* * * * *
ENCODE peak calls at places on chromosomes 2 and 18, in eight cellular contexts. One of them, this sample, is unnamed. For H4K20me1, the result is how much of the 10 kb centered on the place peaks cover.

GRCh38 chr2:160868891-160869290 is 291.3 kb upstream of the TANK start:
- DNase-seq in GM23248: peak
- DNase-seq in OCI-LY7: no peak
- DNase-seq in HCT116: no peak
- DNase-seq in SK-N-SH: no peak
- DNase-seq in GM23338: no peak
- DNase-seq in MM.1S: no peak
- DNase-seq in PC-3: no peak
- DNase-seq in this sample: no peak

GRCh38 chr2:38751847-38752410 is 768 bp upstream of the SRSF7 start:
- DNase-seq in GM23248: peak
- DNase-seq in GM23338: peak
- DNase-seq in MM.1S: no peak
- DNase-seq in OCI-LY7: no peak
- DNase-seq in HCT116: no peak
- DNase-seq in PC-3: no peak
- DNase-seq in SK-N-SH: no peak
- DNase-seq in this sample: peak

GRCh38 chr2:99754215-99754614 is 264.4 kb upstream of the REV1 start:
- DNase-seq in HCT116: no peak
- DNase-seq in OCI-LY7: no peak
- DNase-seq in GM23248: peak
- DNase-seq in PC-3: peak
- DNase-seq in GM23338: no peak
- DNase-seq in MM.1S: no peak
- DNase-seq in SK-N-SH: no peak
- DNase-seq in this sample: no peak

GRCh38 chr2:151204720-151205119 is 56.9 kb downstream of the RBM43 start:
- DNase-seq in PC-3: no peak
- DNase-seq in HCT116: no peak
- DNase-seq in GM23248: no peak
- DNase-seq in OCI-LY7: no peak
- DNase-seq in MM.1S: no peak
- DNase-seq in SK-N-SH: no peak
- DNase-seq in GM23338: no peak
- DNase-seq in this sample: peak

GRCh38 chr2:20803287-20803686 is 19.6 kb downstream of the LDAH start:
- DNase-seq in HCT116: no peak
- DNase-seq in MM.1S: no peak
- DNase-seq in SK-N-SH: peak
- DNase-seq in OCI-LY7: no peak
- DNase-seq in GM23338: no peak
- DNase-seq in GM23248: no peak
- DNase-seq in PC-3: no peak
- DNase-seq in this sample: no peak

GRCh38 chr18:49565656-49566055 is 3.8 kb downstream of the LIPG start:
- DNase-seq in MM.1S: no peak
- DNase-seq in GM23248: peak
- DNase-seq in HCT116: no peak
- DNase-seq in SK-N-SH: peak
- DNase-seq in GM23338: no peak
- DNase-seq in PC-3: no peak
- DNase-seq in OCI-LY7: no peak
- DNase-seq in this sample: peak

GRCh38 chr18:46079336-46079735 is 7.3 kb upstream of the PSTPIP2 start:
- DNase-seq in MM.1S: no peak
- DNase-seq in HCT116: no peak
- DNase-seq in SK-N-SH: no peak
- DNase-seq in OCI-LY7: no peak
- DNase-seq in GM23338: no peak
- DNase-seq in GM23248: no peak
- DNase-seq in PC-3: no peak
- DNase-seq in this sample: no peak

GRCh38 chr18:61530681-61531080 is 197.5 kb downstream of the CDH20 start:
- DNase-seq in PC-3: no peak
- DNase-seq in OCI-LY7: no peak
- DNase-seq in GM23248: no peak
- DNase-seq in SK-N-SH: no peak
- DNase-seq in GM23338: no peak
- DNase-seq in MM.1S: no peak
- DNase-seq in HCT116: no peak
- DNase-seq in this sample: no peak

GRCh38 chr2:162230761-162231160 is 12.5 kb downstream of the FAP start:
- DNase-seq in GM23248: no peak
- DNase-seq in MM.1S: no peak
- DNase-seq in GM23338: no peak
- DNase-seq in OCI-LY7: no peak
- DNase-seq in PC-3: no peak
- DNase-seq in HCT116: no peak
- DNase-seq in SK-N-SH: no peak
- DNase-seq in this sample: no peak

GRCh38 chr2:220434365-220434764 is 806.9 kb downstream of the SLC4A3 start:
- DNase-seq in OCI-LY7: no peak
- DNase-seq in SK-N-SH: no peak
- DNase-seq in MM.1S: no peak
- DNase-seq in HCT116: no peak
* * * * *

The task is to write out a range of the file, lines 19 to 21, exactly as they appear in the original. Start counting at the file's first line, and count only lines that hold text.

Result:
- DNase-seq in this sample: peak

GRCh38 chr2:99754215-99754614 is 264.4 kb upstream of the REV1 start:
- DNase-seq in HCT116: no peak